This level of infection makes TB among the homeless nearly 200 times more prevalent than in the general population. Last year there were 6,000 cases, an 18 per cent increase since 1987. A spokesman for the World Health Organisation (WHO) said the London figures were 'startlingly high'.
Crisis, a charity for the homeless, said yesterday that the Department of Health and the London Housing Foundation had funded a pounds 15,000 emergency screening programme for people in London's winter shelters. Health workers, who aim to screen more than 350 shelter seekers and workers, have under three weeks to reach them before the cold-weather shelters close at the end of the month.
At the same time, the Communicable Disease Surveillance Centre of the Public Health Laboratory Service (PHLS) is stepping up its monitoring of drug-resistant TB. During 1993 all reported TB cases were analysed and results are expected later this year.
Doctors have been alerted to the severity of the problem from the results of screening 250 men and women in shelters over Christmas. They found four active cases, of whom two men were in a highly infectious phase. The chest X-rays revealed another four 'very likely cases' but these men did not attend hospitals for their follow-up check so their disease could not be confirmed. In 17 cases there was evidence of old, inactive TB but poor health and living conditions could activate the condition.
'Such a high incidence of a disease that many people think has disappeared reflects the appalling conditions in which many homeless people have to live,' Mark Scothern, director of Crisis, said. Dr Ken Citron, consultant physician at the Royal Brompton National Heart and Lung Hospital, said: 'We have always known that the homeless are very vulnerable. TB is a disease which you see when nutrition is poor, where social conditions are bad, with some people sleeping rough. It is also true that homeless people do not seek medical help until they are seriously ill, therefore most of the cases we pick up are likely to be advanced and infectious.'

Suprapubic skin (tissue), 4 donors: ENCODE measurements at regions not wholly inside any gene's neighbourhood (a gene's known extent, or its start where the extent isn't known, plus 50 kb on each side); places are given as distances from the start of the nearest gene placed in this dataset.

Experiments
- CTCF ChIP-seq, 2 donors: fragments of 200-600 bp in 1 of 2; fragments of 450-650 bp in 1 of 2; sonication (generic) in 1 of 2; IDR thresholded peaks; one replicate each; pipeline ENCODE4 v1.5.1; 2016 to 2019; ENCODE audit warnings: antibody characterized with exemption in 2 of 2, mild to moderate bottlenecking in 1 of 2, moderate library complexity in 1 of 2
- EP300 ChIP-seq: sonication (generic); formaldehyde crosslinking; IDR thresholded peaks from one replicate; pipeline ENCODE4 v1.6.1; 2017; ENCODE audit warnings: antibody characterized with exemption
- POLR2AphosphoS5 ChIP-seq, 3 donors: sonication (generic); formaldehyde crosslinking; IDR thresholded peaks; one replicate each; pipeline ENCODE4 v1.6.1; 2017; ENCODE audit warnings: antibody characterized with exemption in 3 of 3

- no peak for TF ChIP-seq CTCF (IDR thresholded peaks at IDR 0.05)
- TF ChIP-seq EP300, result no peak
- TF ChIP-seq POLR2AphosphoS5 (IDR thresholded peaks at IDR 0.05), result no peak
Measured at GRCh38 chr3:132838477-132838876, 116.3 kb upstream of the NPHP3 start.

One of the problems is that it is hard to persuade homeless people to complete the treatment, a six- month course of antibiotics that will cure TB. Taking only part of the course encourages drug-resistant strains of TB to develop and spread.
Dr Deepti Kumar, medical statistician of the PHLS surveillance centre, who analysed the data from the Christmas screening, said: 'There is a danger of it becoming epidemic in hostel conditions. Hostels with poor ventilation create conditions which are absolutely right for transmitting the disease, as we have seen in New York.'
Dr John Watson, consultant epidemiologist in respiratory diseases at the PHLS, said the increase could be because of an increase in cases in the elderly, in people with HIV, in refugees and because greater interest has increased the number of notifications.
A spokesman for the Department of Health said that the results of Crisis's Christmas and current TB surveys would 'give us a clearer picture of the levels of TB in any homeless population and enable us to make recommendations for the longer term and nationally'.
In inner-city New York, WHO population figures show highest rates among the black population of 0.11 per cent. Across Africa, rates for whole populations for all types of TB are between of 0.1 per cent to 0.2 per cent.
When TB recording began in Britain in 1913, there were 117,000 notifications. This had fallen to 20,000 by the 1960s and continued to fall, levelling off in the 1980s and then starting the slight rise again about five years ago.
The TB bacillus was discovered by Robert Koch in 1882 and antibiotics became available during the late 1940s. However, improved living standards with better food and less overcrowding were most important in bringing about the decline of TB in Britain.